• For Science!: In "Madeline and the Dinosaur Bone," this is the stated reason why a group of paleontologists is allowed to wreck the garden of the old house, digging a giant mess, and then taking away the dinosaur bone that Genevieve dug up to a museum.
  • From Special To Series: Started out as a few specials that aired from the late 80's to the early 90's before becoming a series.
  • Gender Flip: In the original "Madeline's Christmas" book, the magical person that Madeline takes in to care for is a male merchant. For the 1990 TV special, the magical person is a woman.
  • Halloween Episode: "Madeline and the Haunted Castle", "Madeline's Halloween" and "Madeline and the Spider Lady".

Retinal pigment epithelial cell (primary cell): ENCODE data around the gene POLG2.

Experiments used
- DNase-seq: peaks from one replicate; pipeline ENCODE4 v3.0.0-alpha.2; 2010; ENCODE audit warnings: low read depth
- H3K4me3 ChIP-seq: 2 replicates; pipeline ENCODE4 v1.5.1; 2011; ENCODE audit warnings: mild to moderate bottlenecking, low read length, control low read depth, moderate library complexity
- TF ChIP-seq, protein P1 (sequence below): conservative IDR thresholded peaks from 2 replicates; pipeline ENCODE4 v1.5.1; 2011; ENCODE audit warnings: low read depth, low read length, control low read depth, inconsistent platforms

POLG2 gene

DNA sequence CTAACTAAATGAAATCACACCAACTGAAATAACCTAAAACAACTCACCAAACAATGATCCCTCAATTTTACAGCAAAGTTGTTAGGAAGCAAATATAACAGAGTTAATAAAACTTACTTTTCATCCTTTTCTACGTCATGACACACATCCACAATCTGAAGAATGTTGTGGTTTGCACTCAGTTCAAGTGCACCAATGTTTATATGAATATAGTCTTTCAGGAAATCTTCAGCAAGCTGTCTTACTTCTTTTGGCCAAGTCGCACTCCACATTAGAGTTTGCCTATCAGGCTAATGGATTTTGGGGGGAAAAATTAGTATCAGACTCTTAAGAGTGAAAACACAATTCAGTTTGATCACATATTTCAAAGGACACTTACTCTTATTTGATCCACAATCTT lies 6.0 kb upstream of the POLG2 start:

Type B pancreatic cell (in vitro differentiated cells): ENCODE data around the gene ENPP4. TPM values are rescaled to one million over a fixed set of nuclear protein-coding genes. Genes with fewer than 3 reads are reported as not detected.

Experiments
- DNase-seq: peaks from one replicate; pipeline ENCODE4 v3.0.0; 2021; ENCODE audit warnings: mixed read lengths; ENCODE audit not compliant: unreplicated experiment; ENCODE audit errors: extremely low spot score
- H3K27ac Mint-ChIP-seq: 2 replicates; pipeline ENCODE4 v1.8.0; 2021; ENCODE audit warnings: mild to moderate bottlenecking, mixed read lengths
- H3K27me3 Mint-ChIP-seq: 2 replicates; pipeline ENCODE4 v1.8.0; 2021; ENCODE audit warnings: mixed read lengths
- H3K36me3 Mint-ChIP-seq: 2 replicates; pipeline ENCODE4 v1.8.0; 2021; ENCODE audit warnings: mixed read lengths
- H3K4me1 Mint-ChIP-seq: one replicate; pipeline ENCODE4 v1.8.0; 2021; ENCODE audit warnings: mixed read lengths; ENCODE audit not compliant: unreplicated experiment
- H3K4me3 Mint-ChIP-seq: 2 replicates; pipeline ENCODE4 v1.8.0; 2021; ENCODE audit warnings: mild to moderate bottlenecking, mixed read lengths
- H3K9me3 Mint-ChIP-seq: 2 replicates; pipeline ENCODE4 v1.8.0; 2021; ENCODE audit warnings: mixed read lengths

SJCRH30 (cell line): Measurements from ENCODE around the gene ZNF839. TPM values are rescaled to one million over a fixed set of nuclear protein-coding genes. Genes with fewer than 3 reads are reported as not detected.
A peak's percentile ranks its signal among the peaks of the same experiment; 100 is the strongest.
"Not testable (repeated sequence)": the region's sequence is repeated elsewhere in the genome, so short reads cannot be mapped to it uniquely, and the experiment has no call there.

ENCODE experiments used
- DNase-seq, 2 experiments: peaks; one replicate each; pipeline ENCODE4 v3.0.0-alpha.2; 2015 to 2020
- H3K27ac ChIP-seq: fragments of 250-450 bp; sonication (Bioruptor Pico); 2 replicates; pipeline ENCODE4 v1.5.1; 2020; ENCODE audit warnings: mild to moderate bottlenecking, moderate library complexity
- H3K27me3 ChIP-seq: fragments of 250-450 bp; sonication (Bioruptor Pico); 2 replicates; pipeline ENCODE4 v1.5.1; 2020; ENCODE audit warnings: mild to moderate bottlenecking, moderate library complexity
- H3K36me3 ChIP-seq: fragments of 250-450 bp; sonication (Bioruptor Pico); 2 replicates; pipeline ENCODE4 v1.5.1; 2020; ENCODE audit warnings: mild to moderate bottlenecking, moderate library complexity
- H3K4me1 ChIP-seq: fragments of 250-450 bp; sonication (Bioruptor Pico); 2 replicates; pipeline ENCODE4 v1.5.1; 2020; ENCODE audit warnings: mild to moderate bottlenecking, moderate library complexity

• Heartwarming Orphan: Madeline in the second DiC series. All other adaptions have her parents alive and well (the old house is a Catholic boarding school, not an orphanage).
  • Heel–Face Revolving Door:
    • Pepito is a mild version. When the writers need someone to taunt and tease the girls, he's usually the one they pass the Villain Ball to. His cousins also count due to their constant Aesop Amnesia.
    • Lord Cucuface also occasionally slips back into an antagonist role, most notably in Madeline and the Treasure Hunt where he almost has Miss Clavel fired. Though he's never as petty than he was in Madeline's Rescue, but always doing what he thinks is best for girls.
  • Heel–Face Turn:
    • Lord Cucuface at the end of Madeline's Rescue.
    • Pepito, of a sort, in Madeline and the Bad Hat.
    • Mr. Grump in Madeline's Holiday With Mr. Grump
    • Sugar Dimples in Madeline in Hollywood.
  • Injured Limb Episode: In Madeline and the Old Violin, the girls' pending classical music performance is almost ruined when Chloe, their star violinist, breaks her arm.